Friday, December 25, 2020

Pixar's Soul Shows Us an Animated Life Worth Living

Posted By on Fri, Dec 25, 2020 at 4:21 AM

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A Matter of Life and Death
is a beloved 1946 film by Michel Powell and Emeric Pressburger, who also made such classics as The Red Shoes and Black Narcissus. Known in the states as Stairway to Heaven, it stars David Niven as an RAF pilot who crashes just short of the English coast, but escapes death due to a celestial clerical error. When the supernatural bureaucracy comes to collect him to the afterlife, he appeals for more time in front of a heavenly court comprised of historical figures. Niven, who was immensely popular in England due to his service as a commando during the war and his starring role as a test pilot in the propaganda film The First of the Few, eventually wins a new lease on life because his post-crash romance with Kim Hunter sways a jury of his dead peers. The film touched a nerve in postwar Britain, where so many were grieving lost loved ones, and is remembered for its mixture of color and black and white and the iconic image of Niven climbing an infinitely long staircase stretching into heaven’s clouds.
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Soul, the latest film from Pixar animation, uses a similar image as a jumping off point. Joe Gardner (voiced by Jamie Fox) is a middle school band teacher who hasn’t given up his dream of playing jazz piano. He finally gets tenure at his New York public school, which is a relief to his demanding mother (Phylicia Rashad). But just as he has resigned himself to his fate (which is, to be fair, reasonably comfortable and rewarding), his friend Curley (Questlove) calls him with an opportunity. The famous jazz saxophonist Dorothea Williams (Angela Bassett) needs keys, and if Joe gets down to the club right now, Curley can get him an audition.
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Joe nails the audition and gets the job of his dreams, but as he’s walking home, the worst happens. Director Pete Docter stages Joe’s unexpected death as a escalating series of gags, perfectly demonstrating the multiple tonal tightropes this strange, wonderful film walks.

When Joe realizes he’s on that stairway to the Great Beyond, he rebels. It’s not fair that he died just hours before the big break he’s waited and worked for all his life. But instead of making it back to Earth, he ends up in the waiting room for unborn spirits known as the Great Before. There, he becomes a mentor to 22 (Tina Fey), a soul who has never passed the test that would allow it to transmogrify into a body, and frankly, is not very interested in doing so. With Fox and Fay providing stellar voice performances, Soul becomes an odd couple comedy between a soul who wants to return to life and one who must be convinced life is worth living.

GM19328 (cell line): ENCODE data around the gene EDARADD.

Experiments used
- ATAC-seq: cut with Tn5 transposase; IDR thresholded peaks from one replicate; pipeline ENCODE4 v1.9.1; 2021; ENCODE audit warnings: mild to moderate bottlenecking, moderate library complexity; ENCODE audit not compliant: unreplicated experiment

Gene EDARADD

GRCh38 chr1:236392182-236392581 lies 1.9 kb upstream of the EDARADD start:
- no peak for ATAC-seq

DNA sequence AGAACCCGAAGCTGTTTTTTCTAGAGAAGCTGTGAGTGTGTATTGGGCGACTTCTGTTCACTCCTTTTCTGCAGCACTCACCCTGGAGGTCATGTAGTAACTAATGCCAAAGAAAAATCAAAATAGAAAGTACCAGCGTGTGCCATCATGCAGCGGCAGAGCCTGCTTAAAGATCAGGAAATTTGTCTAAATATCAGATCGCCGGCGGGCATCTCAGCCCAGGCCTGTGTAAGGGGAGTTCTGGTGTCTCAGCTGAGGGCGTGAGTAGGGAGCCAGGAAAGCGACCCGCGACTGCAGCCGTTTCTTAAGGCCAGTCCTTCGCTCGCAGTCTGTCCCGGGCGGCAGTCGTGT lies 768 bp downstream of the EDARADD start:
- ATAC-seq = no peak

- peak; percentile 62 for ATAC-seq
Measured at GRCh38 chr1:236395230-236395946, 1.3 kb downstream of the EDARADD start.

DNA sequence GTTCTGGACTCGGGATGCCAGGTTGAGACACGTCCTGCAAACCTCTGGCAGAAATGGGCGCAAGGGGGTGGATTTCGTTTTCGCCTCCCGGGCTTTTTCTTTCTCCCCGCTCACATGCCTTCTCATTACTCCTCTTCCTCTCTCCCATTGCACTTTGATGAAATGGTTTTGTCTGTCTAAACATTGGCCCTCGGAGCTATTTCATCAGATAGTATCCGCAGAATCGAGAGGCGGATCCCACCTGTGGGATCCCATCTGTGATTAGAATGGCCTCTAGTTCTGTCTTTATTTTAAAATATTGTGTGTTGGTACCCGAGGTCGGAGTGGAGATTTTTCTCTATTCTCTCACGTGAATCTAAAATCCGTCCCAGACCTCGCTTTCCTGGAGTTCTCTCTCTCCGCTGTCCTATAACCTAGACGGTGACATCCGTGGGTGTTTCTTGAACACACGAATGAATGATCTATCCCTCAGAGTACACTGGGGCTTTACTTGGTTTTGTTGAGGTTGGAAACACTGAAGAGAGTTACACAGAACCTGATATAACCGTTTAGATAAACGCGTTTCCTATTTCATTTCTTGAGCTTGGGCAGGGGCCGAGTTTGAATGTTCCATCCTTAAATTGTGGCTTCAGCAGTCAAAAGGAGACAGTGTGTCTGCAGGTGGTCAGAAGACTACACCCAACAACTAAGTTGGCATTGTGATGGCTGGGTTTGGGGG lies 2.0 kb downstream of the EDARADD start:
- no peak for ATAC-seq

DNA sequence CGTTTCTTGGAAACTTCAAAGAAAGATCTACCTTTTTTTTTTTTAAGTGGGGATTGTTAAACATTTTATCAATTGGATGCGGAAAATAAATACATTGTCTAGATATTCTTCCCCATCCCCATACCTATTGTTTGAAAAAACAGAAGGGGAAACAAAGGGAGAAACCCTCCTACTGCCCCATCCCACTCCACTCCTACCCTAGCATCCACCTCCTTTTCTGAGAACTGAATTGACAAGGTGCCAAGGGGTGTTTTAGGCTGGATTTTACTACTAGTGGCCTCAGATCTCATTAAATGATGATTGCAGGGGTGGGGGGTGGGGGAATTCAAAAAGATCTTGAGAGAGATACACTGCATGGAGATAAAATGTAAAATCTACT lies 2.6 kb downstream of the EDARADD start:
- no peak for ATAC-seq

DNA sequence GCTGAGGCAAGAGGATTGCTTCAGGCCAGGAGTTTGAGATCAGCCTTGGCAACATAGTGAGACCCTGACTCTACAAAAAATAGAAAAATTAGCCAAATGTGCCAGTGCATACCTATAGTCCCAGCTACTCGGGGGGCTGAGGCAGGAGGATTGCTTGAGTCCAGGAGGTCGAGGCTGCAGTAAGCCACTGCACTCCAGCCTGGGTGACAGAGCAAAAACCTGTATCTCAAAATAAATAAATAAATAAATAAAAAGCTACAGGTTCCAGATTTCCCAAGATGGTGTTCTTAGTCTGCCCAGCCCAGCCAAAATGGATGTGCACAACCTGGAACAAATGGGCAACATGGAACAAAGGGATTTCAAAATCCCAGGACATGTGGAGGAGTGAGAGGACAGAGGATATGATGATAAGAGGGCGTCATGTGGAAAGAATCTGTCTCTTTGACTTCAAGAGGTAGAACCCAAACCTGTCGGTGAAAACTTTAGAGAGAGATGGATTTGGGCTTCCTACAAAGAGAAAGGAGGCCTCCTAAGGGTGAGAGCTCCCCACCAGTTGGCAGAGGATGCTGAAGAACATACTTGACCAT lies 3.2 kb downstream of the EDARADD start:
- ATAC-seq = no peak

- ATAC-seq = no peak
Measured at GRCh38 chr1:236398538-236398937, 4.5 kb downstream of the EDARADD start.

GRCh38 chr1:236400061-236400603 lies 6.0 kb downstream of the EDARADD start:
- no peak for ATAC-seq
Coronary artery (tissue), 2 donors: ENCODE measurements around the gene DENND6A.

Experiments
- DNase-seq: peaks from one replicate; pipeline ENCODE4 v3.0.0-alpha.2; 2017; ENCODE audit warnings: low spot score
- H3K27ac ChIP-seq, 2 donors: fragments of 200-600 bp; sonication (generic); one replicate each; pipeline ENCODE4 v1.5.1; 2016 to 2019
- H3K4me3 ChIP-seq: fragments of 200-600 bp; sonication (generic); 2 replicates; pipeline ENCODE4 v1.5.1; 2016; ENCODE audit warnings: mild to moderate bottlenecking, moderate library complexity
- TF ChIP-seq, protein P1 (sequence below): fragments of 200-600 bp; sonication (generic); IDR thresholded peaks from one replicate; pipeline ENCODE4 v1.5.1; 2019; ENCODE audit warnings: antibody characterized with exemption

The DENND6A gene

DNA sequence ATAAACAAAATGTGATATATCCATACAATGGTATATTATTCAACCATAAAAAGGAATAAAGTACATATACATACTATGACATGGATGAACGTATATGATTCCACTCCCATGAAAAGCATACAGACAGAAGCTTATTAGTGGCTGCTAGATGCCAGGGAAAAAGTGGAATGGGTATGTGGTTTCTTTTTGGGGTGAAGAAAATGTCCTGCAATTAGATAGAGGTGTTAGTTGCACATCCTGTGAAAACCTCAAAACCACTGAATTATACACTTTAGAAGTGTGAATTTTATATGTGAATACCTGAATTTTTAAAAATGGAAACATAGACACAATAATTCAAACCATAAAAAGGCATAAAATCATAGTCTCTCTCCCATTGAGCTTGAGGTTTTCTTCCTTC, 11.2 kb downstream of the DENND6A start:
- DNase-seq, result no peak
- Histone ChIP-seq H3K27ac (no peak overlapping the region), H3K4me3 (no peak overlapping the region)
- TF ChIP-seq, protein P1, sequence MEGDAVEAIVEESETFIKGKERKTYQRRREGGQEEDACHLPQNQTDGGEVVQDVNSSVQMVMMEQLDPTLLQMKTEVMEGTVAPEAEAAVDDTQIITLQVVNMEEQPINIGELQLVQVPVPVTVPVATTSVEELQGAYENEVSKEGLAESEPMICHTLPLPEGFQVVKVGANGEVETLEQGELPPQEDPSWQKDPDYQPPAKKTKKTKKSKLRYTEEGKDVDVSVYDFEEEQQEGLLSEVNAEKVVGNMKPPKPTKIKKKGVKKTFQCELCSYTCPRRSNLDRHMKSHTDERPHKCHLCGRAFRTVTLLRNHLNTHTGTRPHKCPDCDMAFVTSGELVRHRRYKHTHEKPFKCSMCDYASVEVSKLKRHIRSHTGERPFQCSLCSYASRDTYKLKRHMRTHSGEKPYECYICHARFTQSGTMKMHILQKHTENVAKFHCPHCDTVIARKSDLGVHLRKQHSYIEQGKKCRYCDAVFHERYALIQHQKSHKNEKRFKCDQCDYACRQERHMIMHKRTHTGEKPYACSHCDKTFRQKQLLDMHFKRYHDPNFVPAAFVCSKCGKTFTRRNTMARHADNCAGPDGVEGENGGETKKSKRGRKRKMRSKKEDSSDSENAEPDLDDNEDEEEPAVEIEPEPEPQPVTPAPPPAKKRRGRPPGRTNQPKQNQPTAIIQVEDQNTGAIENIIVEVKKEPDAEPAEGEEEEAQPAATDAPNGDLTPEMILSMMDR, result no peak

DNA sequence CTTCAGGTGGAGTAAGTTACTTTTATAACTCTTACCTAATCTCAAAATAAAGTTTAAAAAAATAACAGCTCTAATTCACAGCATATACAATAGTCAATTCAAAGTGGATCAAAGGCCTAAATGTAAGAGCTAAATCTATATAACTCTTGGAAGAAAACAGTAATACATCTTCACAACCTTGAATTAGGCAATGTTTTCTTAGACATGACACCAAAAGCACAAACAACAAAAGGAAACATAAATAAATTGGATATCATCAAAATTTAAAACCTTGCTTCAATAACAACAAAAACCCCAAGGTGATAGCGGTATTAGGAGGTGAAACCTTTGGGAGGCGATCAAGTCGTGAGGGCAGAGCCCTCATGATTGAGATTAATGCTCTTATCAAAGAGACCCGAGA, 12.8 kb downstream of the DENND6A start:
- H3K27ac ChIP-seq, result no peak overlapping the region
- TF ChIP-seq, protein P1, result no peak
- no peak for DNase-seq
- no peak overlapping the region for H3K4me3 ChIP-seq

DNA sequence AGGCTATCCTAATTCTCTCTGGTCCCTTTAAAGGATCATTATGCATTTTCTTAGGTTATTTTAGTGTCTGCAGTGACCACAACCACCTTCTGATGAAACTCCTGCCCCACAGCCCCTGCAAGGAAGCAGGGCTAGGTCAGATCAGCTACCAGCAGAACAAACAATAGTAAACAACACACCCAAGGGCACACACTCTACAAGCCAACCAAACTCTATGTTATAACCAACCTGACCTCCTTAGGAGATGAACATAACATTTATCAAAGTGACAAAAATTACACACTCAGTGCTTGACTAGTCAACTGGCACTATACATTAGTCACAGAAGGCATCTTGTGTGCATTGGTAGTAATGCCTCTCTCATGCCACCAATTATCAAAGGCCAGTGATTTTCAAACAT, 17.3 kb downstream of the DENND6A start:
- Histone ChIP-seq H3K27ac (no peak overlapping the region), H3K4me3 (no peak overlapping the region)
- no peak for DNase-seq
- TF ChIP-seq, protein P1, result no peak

Docter, who shares director credit with One Night in Miami writer Kemp Powers, was behind Pixar’s best film of the decade, Inside Out. Soul is a very different animal from Inside Out, but the two films share central, existential concerns. Visually, this is another Pixar masterpiece. It veers between a vibrant vision of New York City life and the Cubist spirit world.

Former Pixar head John Lasseter said all Pixar films are rooted in the story of the company itself: A character ventures out into a new world and, thanks to the help of his friends and family, learns to appreciate themselves and their world. Joe is the first Black Pixar character to go on that journey, and he ultimately learns that no life spent in pursuit of art is wasted. It is a beautiful and much-needed message to round out a year in which loss and change have left so many questioning their lives.



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